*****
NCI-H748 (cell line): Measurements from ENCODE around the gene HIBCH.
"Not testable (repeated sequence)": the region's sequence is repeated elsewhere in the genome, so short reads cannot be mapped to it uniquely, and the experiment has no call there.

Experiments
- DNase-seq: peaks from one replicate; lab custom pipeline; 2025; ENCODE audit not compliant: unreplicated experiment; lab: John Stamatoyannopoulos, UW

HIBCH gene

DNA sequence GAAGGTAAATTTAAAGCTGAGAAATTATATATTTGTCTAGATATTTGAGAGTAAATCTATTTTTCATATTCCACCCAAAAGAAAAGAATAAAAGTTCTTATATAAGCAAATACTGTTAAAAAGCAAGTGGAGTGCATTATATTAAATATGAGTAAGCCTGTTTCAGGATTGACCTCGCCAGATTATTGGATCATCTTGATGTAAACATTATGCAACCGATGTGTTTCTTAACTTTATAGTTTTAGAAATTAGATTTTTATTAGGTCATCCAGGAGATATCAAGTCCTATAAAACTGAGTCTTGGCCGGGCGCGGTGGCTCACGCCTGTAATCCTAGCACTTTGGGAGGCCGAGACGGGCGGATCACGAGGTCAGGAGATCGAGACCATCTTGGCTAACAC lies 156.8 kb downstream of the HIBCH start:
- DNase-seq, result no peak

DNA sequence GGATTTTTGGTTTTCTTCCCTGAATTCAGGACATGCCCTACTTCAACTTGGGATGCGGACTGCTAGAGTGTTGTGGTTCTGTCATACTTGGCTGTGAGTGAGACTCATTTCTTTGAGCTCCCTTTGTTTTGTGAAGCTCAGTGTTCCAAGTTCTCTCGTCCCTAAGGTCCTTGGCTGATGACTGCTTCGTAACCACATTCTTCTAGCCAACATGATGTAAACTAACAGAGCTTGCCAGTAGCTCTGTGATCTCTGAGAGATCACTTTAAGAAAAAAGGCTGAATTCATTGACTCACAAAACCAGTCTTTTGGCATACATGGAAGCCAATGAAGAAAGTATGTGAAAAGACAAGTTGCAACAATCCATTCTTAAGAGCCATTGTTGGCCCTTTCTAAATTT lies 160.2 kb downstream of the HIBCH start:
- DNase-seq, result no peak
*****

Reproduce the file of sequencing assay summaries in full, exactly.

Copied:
NCI-H748 (cell line): Measurements from ENCODE around the gene HIBCH.
"Not testable (repeated sequence)": the region's sequence is repeated elsewhere in the genome, so short reads cannot be mapped to it uniquely, and the experiment has no call there.

Experiments
- DNase-seq: peaks from one replicate; lab custom pipeline; 2025; ENCODE audit not compliant: unreplicated experiment; lab: John Stamatoyannopoulos, UW

HIBCH gene

DNA sequence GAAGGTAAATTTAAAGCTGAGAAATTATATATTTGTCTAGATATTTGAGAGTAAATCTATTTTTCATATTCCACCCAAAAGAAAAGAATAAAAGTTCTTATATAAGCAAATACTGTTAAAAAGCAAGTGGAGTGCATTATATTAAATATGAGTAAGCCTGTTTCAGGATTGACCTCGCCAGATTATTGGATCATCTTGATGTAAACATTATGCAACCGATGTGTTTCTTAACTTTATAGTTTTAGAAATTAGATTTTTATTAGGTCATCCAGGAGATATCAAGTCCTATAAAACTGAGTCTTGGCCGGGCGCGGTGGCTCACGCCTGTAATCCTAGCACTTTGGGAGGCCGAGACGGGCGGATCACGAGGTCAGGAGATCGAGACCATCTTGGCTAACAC lies 156.8 kb downstream of the HIBCH start:
- DNase-seq, result no peak

DNA sequence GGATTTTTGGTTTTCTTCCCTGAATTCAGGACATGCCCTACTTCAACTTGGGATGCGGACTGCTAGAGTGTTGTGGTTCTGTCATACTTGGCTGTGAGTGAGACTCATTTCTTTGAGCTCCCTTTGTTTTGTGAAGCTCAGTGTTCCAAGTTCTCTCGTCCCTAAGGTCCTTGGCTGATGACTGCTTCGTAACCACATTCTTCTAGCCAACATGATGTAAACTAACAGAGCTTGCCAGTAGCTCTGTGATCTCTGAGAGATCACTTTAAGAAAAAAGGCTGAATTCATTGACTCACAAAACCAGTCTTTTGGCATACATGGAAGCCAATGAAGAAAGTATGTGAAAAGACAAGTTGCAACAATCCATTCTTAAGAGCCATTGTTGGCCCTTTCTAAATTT lies 160.2 kb downstream of the HIBCH start:
- DNase-seq, result no peak